ABA expects risk-retention rules to constrict credit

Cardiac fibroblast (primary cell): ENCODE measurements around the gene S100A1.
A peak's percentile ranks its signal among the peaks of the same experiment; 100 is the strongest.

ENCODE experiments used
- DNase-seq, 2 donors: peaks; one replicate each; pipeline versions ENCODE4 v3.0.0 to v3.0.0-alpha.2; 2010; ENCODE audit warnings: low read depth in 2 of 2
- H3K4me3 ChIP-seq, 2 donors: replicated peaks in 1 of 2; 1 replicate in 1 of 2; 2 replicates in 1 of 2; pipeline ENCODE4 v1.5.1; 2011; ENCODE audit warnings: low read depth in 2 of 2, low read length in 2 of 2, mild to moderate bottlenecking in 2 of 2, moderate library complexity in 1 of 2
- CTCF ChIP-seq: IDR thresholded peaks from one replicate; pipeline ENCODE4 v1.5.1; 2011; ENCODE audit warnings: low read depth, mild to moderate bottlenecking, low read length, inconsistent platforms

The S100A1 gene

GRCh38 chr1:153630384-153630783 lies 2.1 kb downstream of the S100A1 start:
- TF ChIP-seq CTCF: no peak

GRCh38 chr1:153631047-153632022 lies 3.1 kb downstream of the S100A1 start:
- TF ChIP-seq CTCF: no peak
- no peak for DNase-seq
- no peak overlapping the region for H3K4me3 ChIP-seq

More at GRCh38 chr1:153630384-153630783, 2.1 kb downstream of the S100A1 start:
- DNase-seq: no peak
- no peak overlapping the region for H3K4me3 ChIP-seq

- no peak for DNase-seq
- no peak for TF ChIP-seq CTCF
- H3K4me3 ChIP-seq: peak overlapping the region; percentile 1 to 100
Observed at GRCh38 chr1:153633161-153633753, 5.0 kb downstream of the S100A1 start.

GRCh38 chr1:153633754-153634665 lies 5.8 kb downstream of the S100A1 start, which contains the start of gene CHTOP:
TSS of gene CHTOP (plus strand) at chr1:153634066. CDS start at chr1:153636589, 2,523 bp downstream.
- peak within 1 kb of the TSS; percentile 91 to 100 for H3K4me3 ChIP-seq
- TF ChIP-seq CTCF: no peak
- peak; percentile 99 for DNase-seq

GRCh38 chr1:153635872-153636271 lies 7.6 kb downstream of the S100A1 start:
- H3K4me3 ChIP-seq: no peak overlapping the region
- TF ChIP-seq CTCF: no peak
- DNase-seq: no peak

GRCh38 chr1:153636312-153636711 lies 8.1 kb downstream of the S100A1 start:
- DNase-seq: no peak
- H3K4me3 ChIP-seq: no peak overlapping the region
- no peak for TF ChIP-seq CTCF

The new risk-retention mandates outlined in the sweeping Dodd-Frank financial reform legislation are constrictive and prohibitive, according to the American Bankers Association. In a letter to various federal regulators, ABA President and Chief Executive Frank Keating said the requirements ultimately will hinder the entire market, exerting particular stress on smaller, community mortgage lenders. He urged Federal Reserve Chairman Ben Bernanke, Treasury Secretary Timothy Geithner and others to "avoid such ill effects" when the new rules are imposed. "The overwhelming majority of ABA members in every asset category and of every charter type and organizational structure have concerns about detrimental market and economic effects, which could be triggered by those new risk-retention requirements," Keating said. "Our members believe strongly that imposing too broad a risk-retention requirement – or imposing risk retention to achieve policy goals beyond improved underwriting – is likely to cause lenders to leave the marketplace and result in a constriction of credit to otherwise eligible borrowers," he said. Keating said allowing for the qualified residential mortgages that Congress said should be exempted from the requirements "is important to ensure the stability and recovery" of the market while avoiding unnecessary rules that don't address the systemic issues of the industry. Still, the risk-retention requirements should improve underwriting standards and limit many of the practices that contributed to the housing crisis of the past few years, the ABA said. Write to Jason Philyaw.